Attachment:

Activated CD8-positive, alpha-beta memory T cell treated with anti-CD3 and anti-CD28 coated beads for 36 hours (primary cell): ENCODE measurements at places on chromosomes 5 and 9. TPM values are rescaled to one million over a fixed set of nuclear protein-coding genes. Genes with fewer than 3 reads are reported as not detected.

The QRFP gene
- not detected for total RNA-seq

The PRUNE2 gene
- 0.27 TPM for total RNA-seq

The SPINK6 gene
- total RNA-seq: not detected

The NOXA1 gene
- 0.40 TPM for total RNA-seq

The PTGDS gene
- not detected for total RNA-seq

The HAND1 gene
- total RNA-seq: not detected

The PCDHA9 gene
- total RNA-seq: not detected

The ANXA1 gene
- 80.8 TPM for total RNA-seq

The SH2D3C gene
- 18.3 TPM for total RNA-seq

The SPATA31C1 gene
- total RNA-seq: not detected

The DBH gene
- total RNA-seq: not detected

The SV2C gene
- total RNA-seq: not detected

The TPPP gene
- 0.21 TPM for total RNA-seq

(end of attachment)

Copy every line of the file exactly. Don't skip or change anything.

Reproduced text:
Activated CD8-positive, alpha-beta memory T cell treated with anti-CD3 and anti-CD28 coated beads for 36 hours (primary cell): ENCODE measurements at places on chromosomes 5 and 9. TPM values are rescaled to one million over a fixed set of nuclear protein-coding genes. Genes with fewer than 3 reads are reported as not detected.

The QRFP gene
- not detected for total RNA-seq

The PRUNE2 gene
- 0.27 TPM for total RNA-seq

The SPINK6 gene
- total RNA-seq: not detected

The NOXA1 gene
- 0.40 TPM for total RNA-seq

The PTGDS gene
- not detected for total RNA-seq

The HAND1 gene
- total RNA-seq: not detected

The PCDHA9 gene
- total RNA-seq: not detected

The ANXA1 gene
- 80.8 TPM for total RNA-seq

The SH2D3C gene
- 18.3 TPM for total RNA-seq

The SPATA31C1 gene
- total RNA-seq: not detected

The DBH gene
- total RNA-seq: not detected

The SV2C gene
- total RNA-seq: not detected

The TPPP gene
- 0.21 TPM for total RNA-seq